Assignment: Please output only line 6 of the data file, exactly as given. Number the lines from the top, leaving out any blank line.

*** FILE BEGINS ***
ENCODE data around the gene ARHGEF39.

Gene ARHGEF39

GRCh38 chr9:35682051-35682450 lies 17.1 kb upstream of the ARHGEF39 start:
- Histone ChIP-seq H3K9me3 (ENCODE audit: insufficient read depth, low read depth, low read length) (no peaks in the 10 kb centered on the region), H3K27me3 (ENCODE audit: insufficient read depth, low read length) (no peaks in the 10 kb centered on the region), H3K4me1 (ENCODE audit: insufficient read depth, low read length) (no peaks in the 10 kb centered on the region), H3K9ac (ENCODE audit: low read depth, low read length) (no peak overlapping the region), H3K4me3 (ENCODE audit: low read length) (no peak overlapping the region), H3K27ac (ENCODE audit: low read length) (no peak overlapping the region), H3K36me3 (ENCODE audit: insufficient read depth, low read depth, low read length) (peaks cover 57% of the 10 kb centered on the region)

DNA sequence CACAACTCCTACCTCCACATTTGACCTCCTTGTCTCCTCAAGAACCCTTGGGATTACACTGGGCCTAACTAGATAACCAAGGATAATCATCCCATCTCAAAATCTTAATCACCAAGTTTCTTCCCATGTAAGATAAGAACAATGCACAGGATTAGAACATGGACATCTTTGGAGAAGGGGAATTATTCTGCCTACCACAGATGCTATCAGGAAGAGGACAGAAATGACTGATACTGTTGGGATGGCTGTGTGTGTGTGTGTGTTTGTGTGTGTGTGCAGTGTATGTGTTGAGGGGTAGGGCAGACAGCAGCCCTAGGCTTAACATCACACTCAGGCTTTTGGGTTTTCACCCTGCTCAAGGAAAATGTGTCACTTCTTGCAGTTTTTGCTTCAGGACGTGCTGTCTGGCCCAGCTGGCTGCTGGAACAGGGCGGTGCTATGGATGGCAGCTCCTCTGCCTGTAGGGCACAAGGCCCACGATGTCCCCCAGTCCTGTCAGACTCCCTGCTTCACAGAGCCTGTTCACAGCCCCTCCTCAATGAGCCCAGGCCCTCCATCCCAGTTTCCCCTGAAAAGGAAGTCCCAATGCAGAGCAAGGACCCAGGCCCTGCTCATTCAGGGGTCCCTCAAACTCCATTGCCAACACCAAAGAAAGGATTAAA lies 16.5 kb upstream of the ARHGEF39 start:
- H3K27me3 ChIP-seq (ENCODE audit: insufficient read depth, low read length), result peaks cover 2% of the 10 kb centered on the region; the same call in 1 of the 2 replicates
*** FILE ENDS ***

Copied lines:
- H3K27me3 ChIP-seq (ENCODE audit: insufficient read depth, low read length), result peaks cover 2% of the 10 kb centered on the region; the same call in 1 of the 2 replicates